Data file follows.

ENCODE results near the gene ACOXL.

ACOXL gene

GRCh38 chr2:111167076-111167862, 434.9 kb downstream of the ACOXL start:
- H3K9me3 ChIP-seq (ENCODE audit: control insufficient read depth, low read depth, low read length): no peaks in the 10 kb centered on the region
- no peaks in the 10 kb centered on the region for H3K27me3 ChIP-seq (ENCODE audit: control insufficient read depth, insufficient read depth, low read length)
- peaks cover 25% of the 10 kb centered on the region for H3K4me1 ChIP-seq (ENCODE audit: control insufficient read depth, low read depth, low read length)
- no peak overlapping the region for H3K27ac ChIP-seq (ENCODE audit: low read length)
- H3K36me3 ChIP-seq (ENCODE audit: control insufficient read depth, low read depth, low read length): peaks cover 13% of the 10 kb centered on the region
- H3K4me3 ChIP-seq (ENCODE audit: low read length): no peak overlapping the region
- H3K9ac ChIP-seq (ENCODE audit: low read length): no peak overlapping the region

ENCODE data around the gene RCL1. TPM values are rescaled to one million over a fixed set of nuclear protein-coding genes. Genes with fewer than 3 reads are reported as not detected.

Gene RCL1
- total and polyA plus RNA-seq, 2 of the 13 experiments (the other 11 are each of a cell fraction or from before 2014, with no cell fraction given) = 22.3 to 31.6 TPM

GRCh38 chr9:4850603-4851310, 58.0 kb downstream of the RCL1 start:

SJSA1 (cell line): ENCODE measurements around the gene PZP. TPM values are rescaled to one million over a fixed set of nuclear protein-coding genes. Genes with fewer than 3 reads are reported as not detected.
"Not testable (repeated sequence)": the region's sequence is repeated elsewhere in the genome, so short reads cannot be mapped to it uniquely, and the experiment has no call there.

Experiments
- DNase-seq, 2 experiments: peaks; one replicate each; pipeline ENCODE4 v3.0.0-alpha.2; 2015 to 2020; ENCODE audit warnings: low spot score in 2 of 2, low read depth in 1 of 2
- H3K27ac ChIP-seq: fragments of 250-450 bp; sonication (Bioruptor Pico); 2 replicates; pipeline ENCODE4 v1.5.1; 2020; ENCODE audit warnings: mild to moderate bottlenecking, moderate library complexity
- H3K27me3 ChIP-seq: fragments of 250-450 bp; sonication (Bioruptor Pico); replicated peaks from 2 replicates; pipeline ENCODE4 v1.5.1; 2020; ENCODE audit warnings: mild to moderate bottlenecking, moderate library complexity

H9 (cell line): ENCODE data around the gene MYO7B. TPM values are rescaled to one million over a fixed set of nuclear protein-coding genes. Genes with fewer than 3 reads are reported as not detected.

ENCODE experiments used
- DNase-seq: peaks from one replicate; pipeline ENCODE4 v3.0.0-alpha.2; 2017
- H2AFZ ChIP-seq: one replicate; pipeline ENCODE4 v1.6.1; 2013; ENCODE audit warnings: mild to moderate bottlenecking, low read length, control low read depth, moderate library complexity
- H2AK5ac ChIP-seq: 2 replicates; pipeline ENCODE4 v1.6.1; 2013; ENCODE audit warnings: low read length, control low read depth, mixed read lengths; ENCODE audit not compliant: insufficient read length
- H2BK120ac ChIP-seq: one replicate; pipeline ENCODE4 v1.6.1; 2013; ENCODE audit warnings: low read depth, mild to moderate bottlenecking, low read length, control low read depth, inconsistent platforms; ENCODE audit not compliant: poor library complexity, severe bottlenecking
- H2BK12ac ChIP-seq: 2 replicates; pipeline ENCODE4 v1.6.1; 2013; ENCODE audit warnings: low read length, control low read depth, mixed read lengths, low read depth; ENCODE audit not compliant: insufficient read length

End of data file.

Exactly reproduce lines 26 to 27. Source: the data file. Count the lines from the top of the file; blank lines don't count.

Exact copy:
- H2BK120ac ChIP-seq: one replicate; pipeline ENCODE4 v1.6.1; 2013; ENCODE audit warnings: low read depth, mild to moderate bottlenecking, low read length, control low read depth, inconsistent platforms; ENCODE audit not compliant: poor library complexity, severe bottlenecking
- H2BK12ac ChIP-seq: 2 replicates; pipeline ENCODE4 v1.6.1; 2013; ENCODE audit warnings: low read length, control low read depth, mixed read lengths, low read depth; ENCODE audit not compliant: insufficient read length